November 23, 2020 @ 10:55 by Richard Dawson
The first indication of the impact the second national lockdown is having on the UK economy has been revealed in a new survey of purchasing managers.
Figures for November compiled by IHS Markit show that UK private sector output has fallen at its fastest rate since the spring.
The Flash UK Composite Output Index reading for November was 47.4 – a six-month low and down from 52.1 in October.
Crucially, the index has fallen below the 50.0 mark that separates growth from contraction.
However, it looks as if the rate of contraction is nowhere near as devastating as it was during the first lockdown, when the survey readings for April and May were a miserly 13.8 and 28.9 respectively.
Prior to the pandemic, the survey record low was 38.1 recorded in November 2008.
Today’s (November 23) data also shows a sharp divergence between manufacturing and services, where the former actually improved upon its October performance and the latter fell to a six-month low.
The UK Manufacturing Output Index for November rose to 56.3, up from 55.8 in October, whereas the UK Services Business Activity Index fell to 45.8, down from 51.4.
The services index is ultimately what dragged the composite output index into contraction territory because the services sector makes up such a large part of the UK economy.
Manufacturing growth over the month was linked to rising demand from export markets and companies looking to build up inventory. Conversely, the downturn in services was due to mass closures among leisure and hospitality venues in line with the national lockdown.
The underperformance of the services sector relative to manufacturing was the widest in almost 25 years of data collection.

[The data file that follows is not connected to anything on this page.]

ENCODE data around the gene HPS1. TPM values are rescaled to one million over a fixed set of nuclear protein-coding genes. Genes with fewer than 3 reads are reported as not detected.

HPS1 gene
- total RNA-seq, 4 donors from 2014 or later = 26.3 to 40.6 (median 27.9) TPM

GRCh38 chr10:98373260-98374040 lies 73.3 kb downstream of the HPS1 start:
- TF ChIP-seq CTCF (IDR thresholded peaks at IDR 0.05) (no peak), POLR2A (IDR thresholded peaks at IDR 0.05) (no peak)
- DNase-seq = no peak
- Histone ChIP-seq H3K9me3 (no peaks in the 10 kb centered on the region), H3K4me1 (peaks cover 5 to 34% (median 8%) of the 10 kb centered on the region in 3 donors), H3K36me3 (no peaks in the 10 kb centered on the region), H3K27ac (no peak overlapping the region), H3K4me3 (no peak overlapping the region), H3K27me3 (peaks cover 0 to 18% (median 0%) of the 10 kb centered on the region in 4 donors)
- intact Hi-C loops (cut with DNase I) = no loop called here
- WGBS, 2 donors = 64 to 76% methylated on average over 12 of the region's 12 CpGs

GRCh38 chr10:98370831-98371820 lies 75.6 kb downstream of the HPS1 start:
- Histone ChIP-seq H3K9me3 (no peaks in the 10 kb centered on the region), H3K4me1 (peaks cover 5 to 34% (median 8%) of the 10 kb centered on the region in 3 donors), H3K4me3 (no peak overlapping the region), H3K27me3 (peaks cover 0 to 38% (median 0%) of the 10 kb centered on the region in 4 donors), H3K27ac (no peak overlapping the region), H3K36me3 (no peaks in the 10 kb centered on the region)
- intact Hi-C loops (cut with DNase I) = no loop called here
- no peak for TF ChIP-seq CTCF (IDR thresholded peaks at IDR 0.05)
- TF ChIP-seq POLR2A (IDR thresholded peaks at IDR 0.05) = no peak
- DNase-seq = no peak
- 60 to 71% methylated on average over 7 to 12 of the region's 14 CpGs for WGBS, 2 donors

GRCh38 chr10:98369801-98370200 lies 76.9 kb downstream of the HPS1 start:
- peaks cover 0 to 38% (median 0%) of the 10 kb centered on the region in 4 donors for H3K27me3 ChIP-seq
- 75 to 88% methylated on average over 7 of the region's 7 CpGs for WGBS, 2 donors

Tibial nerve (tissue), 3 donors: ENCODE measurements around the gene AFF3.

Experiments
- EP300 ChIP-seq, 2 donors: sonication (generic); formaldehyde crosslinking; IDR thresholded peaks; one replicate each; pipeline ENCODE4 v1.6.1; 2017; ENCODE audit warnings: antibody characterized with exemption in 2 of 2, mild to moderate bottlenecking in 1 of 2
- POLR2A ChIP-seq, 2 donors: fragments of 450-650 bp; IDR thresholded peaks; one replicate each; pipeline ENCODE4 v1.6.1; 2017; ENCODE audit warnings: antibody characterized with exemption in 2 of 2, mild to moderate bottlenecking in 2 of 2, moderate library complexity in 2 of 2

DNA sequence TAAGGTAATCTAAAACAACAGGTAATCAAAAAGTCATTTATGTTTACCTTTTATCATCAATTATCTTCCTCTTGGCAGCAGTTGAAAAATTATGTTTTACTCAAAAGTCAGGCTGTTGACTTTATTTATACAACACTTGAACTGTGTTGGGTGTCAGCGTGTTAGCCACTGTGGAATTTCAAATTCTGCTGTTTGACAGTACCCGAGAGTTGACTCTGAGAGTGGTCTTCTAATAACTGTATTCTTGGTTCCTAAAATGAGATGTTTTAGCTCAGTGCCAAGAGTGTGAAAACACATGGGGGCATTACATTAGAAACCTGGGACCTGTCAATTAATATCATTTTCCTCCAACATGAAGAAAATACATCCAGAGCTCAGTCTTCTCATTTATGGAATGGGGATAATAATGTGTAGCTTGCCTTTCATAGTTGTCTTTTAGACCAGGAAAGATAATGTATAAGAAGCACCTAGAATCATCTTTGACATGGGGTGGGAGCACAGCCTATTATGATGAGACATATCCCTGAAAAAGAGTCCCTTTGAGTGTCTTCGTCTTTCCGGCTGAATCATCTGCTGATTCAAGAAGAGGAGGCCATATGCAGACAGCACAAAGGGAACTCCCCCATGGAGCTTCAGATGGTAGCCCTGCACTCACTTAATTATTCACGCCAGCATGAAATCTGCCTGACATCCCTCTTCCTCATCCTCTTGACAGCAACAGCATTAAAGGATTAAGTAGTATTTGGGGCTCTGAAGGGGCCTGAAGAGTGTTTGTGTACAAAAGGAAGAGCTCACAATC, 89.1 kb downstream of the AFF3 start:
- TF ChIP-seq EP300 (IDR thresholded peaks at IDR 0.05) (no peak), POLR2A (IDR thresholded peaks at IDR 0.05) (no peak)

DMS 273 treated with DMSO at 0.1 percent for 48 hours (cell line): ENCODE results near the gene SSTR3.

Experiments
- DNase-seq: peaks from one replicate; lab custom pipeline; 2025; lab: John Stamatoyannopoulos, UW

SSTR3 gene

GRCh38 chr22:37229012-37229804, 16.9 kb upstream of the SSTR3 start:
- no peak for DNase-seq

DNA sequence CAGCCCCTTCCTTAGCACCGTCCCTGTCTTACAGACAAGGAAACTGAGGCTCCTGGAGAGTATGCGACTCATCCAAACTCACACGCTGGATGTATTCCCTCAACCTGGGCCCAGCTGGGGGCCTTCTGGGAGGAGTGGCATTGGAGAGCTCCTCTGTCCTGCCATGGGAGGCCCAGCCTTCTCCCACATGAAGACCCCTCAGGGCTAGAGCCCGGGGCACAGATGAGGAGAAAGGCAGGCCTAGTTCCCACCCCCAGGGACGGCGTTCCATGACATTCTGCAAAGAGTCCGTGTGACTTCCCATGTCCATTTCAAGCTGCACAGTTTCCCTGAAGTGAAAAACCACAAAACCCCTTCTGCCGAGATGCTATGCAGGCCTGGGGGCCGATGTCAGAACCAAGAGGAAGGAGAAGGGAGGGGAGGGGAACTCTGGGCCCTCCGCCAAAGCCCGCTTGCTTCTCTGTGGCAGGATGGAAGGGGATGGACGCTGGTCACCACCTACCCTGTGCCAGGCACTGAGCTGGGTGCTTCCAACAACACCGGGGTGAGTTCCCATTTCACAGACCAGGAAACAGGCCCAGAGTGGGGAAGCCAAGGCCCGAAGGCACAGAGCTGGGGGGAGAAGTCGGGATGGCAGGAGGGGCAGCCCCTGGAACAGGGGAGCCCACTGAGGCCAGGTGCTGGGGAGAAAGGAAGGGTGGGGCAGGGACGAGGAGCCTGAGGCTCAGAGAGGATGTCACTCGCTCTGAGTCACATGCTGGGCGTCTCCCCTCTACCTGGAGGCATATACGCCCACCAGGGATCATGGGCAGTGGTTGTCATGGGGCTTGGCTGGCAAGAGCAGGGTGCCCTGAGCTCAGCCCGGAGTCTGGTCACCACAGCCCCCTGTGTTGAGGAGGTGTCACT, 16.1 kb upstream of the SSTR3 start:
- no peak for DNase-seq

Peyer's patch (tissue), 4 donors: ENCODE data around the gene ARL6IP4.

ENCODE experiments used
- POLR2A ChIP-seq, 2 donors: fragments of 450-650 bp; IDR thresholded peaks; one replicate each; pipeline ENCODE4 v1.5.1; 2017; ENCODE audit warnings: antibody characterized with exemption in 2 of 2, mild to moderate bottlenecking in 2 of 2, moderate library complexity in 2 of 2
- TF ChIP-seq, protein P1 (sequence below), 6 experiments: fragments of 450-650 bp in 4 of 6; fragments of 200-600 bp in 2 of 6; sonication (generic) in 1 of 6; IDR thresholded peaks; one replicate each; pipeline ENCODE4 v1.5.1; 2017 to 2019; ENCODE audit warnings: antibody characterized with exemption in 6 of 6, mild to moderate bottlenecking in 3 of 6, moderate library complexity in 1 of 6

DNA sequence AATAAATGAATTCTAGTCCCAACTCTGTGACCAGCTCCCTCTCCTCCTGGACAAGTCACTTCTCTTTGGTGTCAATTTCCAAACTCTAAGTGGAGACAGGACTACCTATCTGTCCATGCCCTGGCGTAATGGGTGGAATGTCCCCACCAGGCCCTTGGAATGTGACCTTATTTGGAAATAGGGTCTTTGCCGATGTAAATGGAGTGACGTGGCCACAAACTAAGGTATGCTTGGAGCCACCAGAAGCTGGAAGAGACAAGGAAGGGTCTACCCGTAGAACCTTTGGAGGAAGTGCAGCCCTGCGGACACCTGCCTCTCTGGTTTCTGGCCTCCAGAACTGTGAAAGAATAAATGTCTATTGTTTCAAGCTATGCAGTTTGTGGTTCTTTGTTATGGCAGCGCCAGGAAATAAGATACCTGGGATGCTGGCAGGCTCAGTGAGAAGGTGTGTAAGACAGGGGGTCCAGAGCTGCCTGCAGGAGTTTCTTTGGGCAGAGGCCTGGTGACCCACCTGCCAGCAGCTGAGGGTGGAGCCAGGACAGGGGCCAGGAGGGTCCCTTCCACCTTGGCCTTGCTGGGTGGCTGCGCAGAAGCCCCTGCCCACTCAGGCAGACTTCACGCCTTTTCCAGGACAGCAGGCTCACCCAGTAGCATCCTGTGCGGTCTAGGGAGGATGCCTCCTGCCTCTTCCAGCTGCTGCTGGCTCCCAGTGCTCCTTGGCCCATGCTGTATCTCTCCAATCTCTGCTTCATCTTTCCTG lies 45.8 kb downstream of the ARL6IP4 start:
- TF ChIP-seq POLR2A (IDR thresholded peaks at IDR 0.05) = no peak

Looking ahead, survey respondents remained optimistic that business activity will increase during the next 12 months.
In fact, optimism was at its strongest in November since March 2015, with many companies hopeful that positive views on the vaccine front could bring an end to the coronavirus pandemic and social distancing restrictions.
Overall, the November survey data indicates a double-dip recession in Q4 2020.
Hospitality businesses have been hardest hit, with hotels, bars, restaurants and other consumer facing firms reporting the steepest downturns.
Chris Williamson, chief business economist at IHS Markit, said: “Some comfort comes from the data suggesting that the impact of the lockdown has not been as severe as in the spring, and manufacturing has also received a significant boost from inventory building and a surge in exports ahead of the UK’s departure from the EU at the end of the year, providing a fillip for many companies.
“However, while the lockdown will be temporary, so too will this pre-Brexit boost.
“The health of the economy in the new year therefore remains highly uncertain, but it is very encouraging to see the survey’s gauge of business optimism surge higher in November.
“Improved prospects for the year ahead are thanks mainly to the news of successful vaccine trials, which at last provides a light at the end of the tunnel for many businesses.”